Market Outlook 2019
Twenty nineteen (2019) bodes to be an interesting year for British exporters. With Brexit on the horizon, a volatile energy market and grain prices to suffer a global supply shortage victim of the European heatwave - input and trading costs look to be at a premium!
Following the EU referendum result back in June 2016 - the UK voted to leave the European Union. The official exit is scheduled to take place at 23:00 on 29th March 2019. This major political change will have various impacts on both British and European businesses importing or exporting products either to or from the UK.
The biggest changes in trading are likely to be linked to decisions around Britain's participation in the Customs Union and the Common Market. Both initiatives currently allow British and European businesses relief from trade tariffs on trading goods internally within the common market (EC) and externally with 'Most Favoured Nations' where trade agreements exist with Europe.
The purpose of a customs union, like that of other trade agreements, is to make it easier for member states to trade.
Customs unions reduce administrative and financial trade barriers (such as customs checks and charges) and enhance economic cooperation. However, they also limit the freedom of their individual members to strike their own trade deals.
Departure from the Customs Union will mean that the UK will no longer benefit from the EU’s 56 free trade agreements (FTAs), which provide better access to markets outside of the EU. UK exporters will likely face higher tariffs and other trade barriers in these markets.
On 17th of July the UK Government held a parliamentary vote which saw future participation in the Customs Union rejected as part of Brexit Negotiations. This is as good as a guarantee that British exporters trading with customers outwith Europe are likely to see a negative impact on their competitivity through greater trade tariffs.
The Common (or single) Market allows its members to benefit from what is known as the “four freedoms” (free movement of goods, capital, services, and labour). These agreed freedoms create a consistent landscape within the single market allowing all businesses in member nations to benefit from similar labour costs and free trade to markets and customers beyond their domicile.
Should Brexit negotiations conclude with no FTA (free trade agreement) being agreed between Britain and the European Union all or some of the above freedoms will likely cease to exist. This will have an impact on both British businesses trading with customers in Europe and vice versa.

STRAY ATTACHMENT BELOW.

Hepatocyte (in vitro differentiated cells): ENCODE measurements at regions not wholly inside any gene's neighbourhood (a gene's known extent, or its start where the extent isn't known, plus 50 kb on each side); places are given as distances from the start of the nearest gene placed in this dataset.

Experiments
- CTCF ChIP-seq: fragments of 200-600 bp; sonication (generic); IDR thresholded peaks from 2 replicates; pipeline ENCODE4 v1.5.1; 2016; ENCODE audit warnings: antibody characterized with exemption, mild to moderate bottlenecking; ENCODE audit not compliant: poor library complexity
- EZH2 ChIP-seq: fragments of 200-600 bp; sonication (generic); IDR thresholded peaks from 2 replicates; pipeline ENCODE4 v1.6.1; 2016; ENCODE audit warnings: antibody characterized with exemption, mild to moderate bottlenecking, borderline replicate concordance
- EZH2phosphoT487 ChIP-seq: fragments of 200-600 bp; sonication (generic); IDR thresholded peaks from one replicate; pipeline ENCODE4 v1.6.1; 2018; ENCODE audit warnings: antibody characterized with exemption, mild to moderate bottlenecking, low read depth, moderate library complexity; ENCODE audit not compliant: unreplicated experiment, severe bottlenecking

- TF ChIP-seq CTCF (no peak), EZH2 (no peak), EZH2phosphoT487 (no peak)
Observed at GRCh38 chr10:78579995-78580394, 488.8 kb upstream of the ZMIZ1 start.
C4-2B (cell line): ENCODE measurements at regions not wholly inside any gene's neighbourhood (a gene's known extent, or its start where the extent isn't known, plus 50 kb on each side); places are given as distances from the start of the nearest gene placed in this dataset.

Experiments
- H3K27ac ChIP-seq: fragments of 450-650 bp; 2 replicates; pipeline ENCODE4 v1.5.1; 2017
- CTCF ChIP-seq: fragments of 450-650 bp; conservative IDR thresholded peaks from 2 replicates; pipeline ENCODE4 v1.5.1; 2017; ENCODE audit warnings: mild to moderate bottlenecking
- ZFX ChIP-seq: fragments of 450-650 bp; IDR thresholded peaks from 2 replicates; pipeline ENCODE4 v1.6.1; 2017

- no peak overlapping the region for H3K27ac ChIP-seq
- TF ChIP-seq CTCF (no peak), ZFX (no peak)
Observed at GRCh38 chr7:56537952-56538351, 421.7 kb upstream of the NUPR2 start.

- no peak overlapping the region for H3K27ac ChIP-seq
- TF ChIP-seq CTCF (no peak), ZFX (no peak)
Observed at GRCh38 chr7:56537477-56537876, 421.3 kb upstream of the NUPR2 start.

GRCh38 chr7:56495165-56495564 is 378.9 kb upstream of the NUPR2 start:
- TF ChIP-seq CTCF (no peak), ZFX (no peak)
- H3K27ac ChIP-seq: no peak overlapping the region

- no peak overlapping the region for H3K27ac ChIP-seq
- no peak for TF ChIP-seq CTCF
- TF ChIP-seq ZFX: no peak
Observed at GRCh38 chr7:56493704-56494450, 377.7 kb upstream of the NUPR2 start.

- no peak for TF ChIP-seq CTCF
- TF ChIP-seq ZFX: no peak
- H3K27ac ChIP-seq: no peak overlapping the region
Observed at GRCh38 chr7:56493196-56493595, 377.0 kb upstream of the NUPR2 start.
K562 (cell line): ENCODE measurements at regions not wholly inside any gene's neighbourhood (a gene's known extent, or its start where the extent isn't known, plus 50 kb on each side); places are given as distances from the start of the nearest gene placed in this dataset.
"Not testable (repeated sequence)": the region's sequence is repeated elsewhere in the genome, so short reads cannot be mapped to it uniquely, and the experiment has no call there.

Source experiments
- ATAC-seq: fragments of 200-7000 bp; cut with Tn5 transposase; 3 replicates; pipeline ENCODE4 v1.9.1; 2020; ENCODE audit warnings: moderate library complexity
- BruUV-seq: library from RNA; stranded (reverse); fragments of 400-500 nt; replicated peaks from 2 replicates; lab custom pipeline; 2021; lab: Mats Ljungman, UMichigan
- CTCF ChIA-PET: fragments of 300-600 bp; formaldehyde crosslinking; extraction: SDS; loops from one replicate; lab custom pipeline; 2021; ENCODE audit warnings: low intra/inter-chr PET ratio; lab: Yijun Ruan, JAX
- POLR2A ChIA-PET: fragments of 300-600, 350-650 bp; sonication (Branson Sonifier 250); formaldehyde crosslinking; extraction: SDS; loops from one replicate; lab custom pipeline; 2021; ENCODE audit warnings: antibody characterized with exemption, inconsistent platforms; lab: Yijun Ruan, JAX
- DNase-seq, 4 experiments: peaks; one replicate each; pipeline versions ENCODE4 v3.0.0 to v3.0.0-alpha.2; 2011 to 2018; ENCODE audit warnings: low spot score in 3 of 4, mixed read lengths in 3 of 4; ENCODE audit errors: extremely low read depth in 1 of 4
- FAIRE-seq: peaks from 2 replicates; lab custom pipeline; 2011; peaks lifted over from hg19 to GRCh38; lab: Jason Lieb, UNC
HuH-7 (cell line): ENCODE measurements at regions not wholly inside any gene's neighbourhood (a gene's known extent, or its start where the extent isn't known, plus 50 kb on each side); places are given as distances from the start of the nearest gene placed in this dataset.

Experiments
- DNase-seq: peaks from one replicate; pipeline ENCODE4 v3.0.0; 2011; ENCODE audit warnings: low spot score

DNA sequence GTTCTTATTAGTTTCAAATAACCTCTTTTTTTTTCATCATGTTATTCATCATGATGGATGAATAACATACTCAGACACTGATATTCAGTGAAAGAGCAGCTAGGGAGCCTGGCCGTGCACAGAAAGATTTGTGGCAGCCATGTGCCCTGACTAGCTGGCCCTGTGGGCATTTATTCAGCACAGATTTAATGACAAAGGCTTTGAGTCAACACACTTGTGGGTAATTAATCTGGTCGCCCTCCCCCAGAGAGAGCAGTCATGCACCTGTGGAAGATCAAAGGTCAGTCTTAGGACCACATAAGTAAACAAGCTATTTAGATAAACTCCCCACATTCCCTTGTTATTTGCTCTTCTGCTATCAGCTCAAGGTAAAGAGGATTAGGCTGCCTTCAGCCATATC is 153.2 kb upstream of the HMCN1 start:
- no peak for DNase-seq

Rules of Origin
In the event that Brexit negotiations conclude with participation in the Customs Union and Common Market being rescinded ("A Hard Brexit!"), British business will revert to WTO regulations and tariffs around rules of origin.
Until such a time as Great Britain is able to negotiate her own trade deals with foreign nations - rules of origin will define the trade tariffs imposed on British businesses exporting products as-well-as foreign customs defining importation duties.
Volatile Energy Markets
A year of volatile energy markets has seen gas prices rise by as much as 57% from July 2017 to July 2018. Norwegian outages prompted by renewable energy initiatives and disruption to the UK-Belgium interconnector has threatened supply through what was a hardy winter in Europe. The normal summer lull that might have been expected with warmer conditions has been propped up by strong oil and coal prices. Pound:Euro [£:€] ForEx depreciation has further supported gas prices. Announcements that Groningen (largest natural gas field in Europe) are targeting outputs as low as 12 billion cubic meters by Q3 2020 and complete shutdown by 2030 are also keeping prices inflated.
The power market has mirrored gas in its movements. A 37% increase in £/MWh has been seen from June 2017 to June 2018. The good weather experienced over the summer months has limited wind power generation keeping prices inflated. Oil and coal prices combined with a strong demand from Asia has also pushed power prices higher.
Challenging Grain Market Following Heatwave
The unusually warm summer weather in Europe made for the earliest harvest in the last 5 years. Ninety six (96%) of the UK Winter barley crop was harvested by the end of July. This was significantly earlier than the five year average. The premature harvest of 2014 saw just under 80% of the winter crop harvested by the end of July. The winter barley harvests of 2015 and 2016 were between 30-35% complete by this point. Yields on winter varieties have been below the five year average of 6.9Mt per hectare at between 6.5-6.7Mt per hectare.
Overall quality of the winter malting barley crop has been good with average nitrogen levels at 1.6% (well within specification), germination potential at an average of 98% and screenings between 2-10%. Merchants are anticipating a poorer spring crop and therefore expect to adjust screening specifications to compensate.
Late seed drilling (planting) caused by prolonged harsh winter conditions resulted in the bulk of the spring crop being planted later than usual into May. The subsequent European heatwave during the prime kernel development phase has adversely affected the kernel sizes with the European spring crops likely to suffer lower yields and higher screenings.
Malting Barley Price
The scare around the weather affected spring barley crop has generated significant volatility in malting barley prices following what was an average winter barley harvest. Shortages in Australia and parts of Europe threaten global supply driving premium prices whilst we wait for the ripening of the late spring crop. Mid-harvest prices indicate as much as a 35% increase on 2017 prices for the same period.